Tuesday, November 15, 2011

Free train travel pushed to tackle peak-hour overcrowding

Jacob Saulwick November 15, 2011


Sydney business leaders are backing a proposal by Infrastructure NSW for the government to offer free train travel before 7am.

The proposal, pushed by the Infrastructure NSW chief executive, Paul Broad, would aim to lessen crowding on peak-hour trains by making it more attractive to travel before the peak period.

At a transport forum last month, an Infrastructure NSW board member, Max Moore-Wilton, said the state government should be looking at introducing congestion charging across all modes of transport.

"Why on earth is it just for cars?" Mr Moore-Wilton said.

"Why don't we look at it for State Rail and State Transit? We all know that the people that come in in peak hour should principally be those people that are going to work. They have the capacity to pay," he said.

"Whenever we go and talk about that, the first thing the politicians do is what I call 'Labor disease', which has now become general," Mr Moore-Wilton said at the event, hosted by the Tourism and Transport Forum.

"They say, 'Well we don't want the average punter to pay differentially, we don't want the pensioners to pay deferentially,' and it's left to the merchant bankers to pay. Well they're not the great bulk of the people.

"You've got to tell the people, if we are going to improve peak-hour congestion, those people that need to come for their work should be prepared to pay more. Those people that don't should be encouraged, and I use the word encouraged, through lower pricing."

Mr Broad has raised the idea of free train travel before 7am with the state government. It is unclear if Infrastructure NSW has also raised the idea of higher fares for peak-hour commuters.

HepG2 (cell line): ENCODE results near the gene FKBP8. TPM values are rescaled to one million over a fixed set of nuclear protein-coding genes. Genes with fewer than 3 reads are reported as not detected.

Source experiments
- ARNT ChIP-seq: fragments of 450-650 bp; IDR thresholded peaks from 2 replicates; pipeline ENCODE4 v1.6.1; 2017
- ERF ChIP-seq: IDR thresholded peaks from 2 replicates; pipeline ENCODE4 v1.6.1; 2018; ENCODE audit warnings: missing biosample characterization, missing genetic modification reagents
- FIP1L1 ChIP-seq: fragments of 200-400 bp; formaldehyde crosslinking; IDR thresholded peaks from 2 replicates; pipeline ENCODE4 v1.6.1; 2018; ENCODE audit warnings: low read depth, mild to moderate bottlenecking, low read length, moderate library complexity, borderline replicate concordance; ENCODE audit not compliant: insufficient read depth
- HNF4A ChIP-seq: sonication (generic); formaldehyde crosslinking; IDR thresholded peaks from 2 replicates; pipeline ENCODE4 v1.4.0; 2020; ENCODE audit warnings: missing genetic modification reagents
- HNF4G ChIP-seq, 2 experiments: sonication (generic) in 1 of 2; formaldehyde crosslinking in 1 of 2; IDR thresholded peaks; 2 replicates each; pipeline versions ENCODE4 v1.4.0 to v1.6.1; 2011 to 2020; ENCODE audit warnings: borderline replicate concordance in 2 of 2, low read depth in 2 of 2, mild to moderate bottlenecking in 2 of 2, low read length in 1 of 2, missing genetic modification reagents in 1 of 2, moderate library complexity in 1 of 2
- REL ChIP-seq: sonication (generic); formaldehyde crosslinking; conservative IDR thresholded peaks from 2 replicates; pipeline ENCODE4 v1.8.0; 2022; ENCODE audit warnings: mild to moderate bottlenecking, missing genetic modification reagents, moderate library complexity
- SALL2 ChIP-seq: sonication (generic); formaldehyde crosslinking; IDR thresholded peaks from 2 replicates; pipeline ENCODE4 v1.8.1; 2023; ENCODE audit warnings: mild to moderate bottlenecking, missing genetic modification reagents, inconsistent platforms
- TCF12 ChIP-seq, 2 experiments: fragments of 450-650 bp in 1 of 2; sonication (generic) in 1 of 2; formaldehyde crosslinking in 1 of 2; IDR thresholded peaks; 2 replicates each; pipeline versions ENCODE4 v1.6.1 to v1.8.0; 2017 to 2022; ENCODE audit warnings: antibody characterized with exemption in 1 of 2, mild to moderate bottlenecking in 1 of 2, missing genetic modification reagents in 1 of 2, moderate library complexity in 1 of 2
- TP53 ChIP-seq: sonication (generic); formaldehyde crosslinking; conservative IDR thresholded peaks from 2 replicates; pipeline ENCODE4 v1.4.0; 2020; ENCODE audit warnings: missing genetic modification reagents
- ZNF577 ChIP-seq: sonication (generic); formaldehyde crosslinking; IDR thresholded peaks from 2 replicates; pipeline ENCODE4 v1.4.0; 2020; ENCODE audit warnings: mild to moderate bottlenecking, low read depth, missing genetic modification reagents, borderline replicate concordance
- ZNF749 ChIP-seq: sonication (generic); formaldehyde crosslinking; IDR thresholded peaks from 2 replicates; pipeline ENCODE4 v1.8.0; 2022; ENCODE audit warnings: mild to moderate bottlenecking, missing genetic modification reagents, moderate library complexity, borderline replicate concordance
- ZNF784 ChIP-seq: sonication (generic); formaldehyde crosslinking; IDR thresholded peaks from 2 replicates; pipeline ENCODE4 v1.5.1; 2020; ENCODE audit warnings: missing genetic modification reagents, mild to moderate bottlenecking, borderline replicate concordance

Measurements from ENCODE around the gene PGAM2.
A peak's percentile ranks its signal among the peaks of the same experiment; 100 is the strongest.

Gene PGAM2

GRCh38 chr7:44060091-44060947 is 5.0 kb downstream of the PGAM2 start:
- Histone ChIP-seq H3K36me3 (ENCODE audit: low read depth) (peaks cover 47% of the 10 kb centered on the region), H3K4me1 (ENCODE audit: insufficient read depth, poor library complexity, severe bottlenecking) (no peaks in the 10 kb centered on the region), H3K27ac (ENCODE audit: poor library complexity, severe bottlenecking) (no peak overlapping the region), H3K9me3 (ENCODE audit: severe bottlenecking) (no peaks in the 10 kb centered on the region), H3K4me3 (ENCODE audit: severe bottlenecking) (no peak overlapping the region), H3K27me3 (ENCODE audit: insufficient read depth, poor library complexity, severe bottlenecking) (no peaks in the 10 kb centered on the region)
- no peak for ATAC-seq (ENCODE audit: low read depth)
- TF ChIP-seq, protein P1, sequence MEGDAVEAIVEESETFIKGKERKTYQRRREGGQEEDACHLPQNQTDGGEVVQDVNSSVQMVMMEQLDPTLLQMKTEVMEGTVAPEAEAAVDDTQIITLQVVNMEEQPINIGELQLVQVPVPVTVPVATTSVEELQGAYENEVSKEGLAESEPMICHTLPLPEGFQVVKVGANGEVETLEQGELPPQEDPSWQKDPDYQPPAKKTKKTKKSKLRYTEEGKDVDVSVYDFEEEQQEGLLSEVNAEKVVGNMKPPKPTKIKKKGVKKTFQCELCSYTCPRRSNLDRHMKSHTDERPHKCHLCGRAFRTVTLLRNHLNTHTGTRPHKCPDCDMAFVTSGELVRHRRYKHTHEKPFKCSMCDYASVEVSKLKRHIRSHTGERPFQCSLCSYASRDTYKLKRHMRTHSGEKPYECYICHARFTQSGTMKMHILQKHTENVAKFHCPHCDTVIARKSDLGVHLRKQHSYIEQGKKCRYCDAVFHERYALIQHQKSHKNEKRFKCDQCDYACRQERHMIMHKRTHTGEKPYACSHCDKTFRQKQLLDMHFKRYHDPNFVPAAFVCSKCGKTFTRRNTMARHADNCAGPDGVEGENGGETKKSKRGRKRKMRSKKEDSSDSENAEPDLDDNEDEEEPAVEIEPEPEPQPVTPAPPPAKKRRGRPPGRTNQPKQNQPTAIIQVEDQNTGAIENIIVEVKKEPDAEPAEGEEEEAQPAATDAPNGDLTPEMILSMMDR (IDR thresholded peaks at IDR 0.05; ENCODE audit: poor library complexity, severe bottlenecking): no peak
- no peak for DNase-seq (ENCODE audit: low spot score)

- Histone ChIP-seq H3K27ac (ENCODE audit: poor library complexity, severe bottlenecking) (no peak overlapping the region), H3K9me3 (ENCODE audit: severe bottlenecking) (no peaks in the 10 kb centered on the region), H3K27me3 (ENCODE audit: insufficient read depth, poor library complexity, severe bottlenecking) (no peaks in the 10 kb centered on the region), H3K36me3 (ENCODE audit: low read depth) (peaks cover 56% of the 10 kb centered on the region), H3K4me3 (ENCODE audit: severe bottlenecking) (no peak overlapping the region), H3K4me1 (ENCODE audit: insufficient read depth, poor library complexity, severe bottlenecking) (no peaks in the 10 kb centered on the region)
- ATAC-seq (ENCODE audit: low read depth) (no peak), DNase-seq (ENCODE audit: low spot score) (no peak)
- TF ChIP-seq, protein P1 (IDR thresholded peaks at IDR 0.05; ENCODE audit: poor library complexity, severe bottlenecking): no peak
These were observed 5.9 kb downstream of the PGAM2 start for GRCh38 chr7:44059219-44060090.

The acting Premier, Andrew Stoner, said this morning: "We're all interested in innovative ways to get cars off Sydney's main roads, to get more people on to public transport and Infrastructure NSW is a body that will advise the government on infrastructure, including public transport.

"So that's a proposal we'll think about. It has been trialled in part by a previous government with fairly limited success but we'll have a look at it."

Patricia Forsyth, the executive director of the Sydney Business Chamber, backed the use of more so-called demand management measures

"The cost of increasing capacity on the road and rail network throughout Sydney is becoming so prohibitively expensive that we need to start looking at using what we already have in a more intelligent and efficient way," Ms Forsythe said this morning.

"Business supports the move by Infrastructure NSW to incorporate a transport demand strategy into its 20-year infrastructure plan. That is a victory for common sense and transport planning," she said.

A recent study by researchers from Southern Cross University and Douglas Economics, presented to the Australasian Transport Research Forum, found some willingness among Sydney commuters to change their travel times if offered attractive pricing.

While most commuters could not change their travel times because of work, the study, which analysed results of a 2010 survey, showed that, for a 30 per cent discount, 15 per cent of peak-hour passengers would be willing to travel 30 minutes earlier, while 4 per cent of commuters would be willing to travel an hour earlier.

Industry experts say that previous trials of free off-peak train travel have thrown up numerous problems.

One problem is that commuters tend to rush for the last train in the free period. This would mean, for example, there would be little patronage growth on a train leaving at 6.30am but huge overcrowding on a train leaving at 6.55am.

Another issue is that free early morning travel would attract to the train system people who do not currently use it. While this would be a good thing, it would also mean more people would need to pack on to crowded afternoon return trains.

Jacob Saulwick is the Herald's Transport Reporter

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